We Raise Kids with Lots of Potential (Voltage)?
Johnson County’s childhood cancer crisis: Area’s rate for children much higher than state, national averages
“Last weekend, students at Clark-Pleasant Middle School dressed in yellow in honor of Alaina Day, a 1-year-old Whiteland girl who died in December from cancer that formed in her stomach. The entire Trafalgar community has been wearing orange in support of four boys who are currently struggling with blood or bone cancers.
Friends and family of Center Grove teen Tyler Genneken have had a bone marrow registry drive and fundraising football tournament every year since his death from leukemia in 2009. If it seems like Johnson County has a large number of childhood cancer cases, that’s because it does. In people younger than 20, the county has the 26th-highest incidence rate of cancers in the entire nation. By contrast, it has the 440th-largest population.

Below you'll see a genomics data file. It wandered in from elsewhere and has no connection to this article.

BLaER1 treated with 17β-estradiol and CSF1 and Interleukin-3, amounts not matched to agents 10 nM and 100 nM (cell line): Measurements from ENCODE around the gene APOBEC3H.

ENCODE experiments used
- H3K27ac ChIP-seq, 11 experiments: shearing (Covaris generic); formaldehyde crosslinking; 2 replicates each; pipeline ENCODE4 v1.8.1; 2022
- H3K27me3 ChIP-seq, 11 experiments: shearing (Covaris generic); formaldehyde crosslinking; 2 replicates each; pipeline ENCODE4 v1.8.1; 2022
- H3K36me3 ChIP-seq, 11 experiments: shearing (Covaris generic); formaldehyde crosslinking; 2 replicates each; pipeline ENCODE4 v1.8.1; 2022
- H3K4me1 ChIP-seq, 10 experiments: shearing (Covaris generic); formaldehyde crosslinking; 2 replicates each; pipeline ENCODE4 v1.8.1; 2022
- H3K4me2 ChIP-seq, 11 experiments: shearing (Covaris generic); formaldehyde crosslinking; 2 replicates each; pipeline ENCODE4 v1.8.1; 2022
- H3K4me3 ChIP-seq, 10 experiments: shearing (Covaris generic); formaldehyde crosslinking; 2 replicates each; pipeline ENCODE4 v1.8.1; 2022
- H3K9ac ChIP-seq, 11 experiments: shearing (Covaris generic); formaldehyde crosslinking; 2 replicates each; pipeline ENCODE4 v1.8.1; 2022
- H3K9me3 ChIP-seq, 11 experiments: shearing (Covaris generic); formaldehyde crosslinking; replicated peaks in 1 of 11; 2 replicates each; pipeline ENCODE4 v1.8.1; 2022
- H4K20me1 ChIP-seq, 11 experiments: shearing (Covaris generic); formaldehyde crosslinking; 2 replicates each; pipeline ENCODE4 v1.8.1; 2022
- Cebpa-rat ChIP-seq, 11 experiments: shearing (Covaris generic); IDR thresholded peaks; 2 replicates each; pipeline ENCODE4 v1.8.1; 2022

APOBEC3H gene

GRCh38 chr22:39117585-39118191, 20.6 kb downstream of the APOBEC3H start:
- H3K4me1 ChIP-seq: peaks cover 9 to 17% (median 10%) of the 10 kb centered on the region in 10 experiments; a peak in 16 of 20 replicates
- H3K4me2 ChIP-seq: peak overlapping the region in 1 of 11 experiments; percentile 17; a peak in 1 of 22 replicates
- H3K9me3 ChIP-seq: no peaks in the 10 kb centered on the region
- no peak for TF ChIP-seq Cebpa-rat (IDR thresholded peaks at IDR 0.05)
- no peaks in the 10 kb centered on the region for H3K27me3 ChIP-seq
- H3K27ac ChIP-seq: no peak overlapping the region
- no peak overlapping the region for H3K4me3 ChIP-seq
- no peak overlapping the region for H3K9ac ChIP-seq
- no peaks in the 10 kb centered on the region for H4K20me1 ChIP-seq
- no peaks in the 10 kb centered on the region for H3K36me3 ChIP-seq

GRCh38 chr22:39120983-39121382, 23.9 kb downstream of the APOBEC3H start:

But the high number of cancer cases doesn’t point to a cancer cluster or some environmental factor causing the disease, health officials say. Investigations have revealed that while some cancer rates are higher here, others, such as breast, lung and prostate cancer, are lower. Johnson County’s increased cancer in children appears to be more of a tragic quirk of nature, said Amanda Raftery, the cancer epidemiologist for the Indiana State Department of Health.
“Naturally, some are going to be closer to each other than others,” she said. “Things aren’t spread evenly in nature, and there can be small groups that occur just because of the nature of numbers.” For every 100,000 people in Johnson County, 23.6 were under the age of 20 and had been diagnosed with a form of cancer, according to the National Cancer Institute. That rate is the fourth-highest in Indiana, and well above the state average of 17.6 cases.”
The rate is higher than 99 percent of the counties in the nation.